Title: The End of Night: Searching for Darkness in an Age of Artificial Light
Author: Paul Bogard
Release Date: July 9, 2013
Publisher: Little, Brown
Genre: Non-Fiction, Science, Travel
Rating: 4 out of 5
With the increasing urbanization of the globe and the expansion of major cities, the simple beauty of the night sky is quickly disappearing. But this loss has more than just aesthetic implications; it can affect our health as well. Paul Bogard investigates this phenomenon, traveling from the darkest spots in the world to the brightest cities in order to understand the consequences of light pollution.
Paul Bogard’s The End of Night: Searching for Natural Darkness in an Age of Artificial Light is part travelogue, part science, and part sociological study. Because of this cross-genre subject matter and easy, clear writing style, this is a book that will appeal to many different readers.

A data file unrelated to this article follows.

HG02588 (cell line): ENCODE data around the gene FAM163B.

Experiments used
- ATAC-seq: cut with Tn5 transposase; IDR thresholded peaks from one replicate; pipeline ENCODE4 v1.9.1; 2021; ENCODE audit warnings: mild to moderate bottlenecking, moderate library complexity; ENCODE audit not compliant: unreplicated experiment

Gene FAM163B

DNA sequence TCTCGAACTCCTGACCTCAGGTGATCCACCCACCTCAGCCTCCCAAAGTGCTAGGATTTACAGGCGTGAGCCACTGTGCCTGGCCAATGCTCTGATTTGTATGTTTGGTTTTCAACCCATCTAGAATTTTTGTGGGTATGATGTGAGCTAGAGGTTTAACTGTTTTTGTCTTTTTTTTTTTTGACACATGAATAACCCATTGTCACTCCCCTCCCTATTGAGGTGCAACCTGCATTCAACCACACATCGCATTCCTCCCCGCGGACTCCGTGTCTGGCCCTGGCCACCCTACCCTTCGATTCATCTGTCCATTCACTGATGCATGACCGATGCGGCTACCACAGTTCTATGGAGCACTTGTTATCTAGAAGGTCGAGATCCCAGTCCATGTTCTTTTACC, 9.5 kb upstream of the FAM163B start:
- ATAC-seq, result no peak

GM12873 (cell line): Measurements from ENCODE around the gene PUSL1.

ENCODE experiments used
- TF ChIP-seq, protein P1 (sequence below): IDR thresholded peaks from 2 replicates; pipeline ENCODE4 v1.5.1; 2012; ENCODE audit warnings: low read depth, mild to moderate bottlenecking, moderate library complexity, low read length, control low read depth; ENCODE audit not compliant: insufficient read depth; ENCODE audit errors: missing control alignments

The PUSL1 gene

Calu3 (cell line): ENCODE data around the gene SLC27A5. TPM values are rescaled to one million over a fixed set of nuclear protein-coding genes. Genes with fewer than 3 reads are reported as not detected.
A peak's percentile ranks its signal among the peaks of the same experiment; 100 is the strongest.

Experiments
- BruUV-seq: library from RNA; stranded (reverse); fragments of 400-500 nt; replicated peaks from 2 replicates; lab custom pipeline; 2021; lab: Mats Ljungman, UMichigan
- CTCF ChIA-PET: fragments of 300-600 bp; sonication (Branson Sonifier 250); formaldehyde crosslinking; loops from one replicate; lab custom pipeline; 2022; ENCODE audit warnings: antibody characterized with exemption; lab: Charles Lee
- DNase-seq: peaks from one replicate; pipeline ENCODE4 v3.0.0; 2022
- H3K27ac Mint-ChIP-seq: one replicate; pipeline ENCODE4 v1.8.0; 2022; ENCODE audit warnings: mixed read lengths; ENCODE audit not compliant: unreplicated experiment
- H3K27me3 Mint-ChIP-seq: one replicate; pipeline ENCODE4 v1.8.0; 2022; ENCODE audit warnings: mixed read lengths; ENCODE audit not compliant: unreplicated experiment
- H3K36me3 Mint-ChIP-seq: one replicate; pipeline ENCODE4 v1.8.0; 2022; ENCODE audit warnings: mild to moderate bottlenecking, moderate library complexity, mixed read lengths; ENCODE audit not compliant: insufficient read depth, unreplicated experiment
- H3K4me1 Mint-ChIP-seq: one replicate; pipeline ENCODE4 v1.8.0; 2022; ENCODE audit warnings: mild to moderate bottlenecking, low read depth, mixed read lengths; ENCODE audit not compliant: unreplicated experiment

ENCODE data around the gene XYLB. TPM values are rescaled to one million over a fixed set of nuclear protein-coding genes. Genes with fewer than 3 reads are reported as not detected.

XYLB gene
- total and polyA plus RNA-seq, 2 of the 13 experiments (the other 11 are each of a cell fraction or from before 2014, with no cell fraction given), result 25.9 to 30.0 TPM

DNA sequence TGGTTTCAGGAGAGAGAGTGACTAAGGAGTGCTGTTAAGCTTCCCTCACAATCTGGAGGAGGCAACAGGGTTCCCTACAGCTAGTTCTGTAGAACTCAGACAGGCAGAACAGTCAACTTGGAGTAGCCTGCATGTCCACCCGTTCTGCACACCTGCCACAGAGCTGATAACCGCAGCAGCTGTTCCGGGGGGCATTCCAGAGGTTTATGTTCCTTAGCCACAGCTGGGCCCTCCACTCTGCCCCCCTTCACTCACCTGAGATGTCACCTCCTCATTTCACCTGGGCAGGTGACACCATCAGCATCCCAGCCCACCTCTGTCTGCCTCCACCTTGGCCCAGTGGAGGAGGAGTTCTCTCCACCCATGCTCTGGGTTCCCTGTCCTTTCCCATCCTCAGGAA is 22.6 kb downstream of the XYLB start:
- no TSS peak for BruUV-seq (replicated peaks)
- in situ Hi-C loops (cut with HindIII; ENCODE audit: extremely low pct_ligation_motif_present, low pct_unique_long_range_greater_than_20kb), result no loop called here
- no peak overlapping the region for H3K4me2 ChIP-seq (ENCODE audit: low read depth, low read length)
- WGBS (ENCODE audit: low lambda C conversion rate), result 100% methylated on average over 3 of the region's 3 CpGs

There are multiple different aspects to The End of Night. Bogard employs vivid descriptions in order to describe what he’s seeing, but he also delves into history, tracing the influence and importance of the night sky in our pasts. One of the most fascinating aspects of the book is when he travels around Paris at night with the man who designed the city’s lighting system. It’s one of the best, most unobstrusive in the world, and it’s so interesting to understand why exactly that is.
Bogard also addresses the increasing light from a natural point of view. He discusses the troubling effects that light pollution, and the lack of a natural dark sky, has on wildlife. His experiences at the Luxor Hotel in Las Vegas (the brightest city in the world) are especially visceral. But it’s not just wild animals that are affected by the loss of night; Bogard extensively discusses how human health has been affected by the lack of dark in The End of Night. It’s a thought-provoking discussion, to be sure.
Reading The End of Night is not only eye opening, but it will make you think. You’ll find yourself scrutinizing the street lamps and lighting conditions around your home and in your hometown, wondering whether things could be less obtrusive and more smartly designed. This is a book you’ll not only ponder but will want to discuss, so book clubs who include non-fiction in their choices should take note of this book, as it’s well-written, easy to read, and full of interesting tidbits.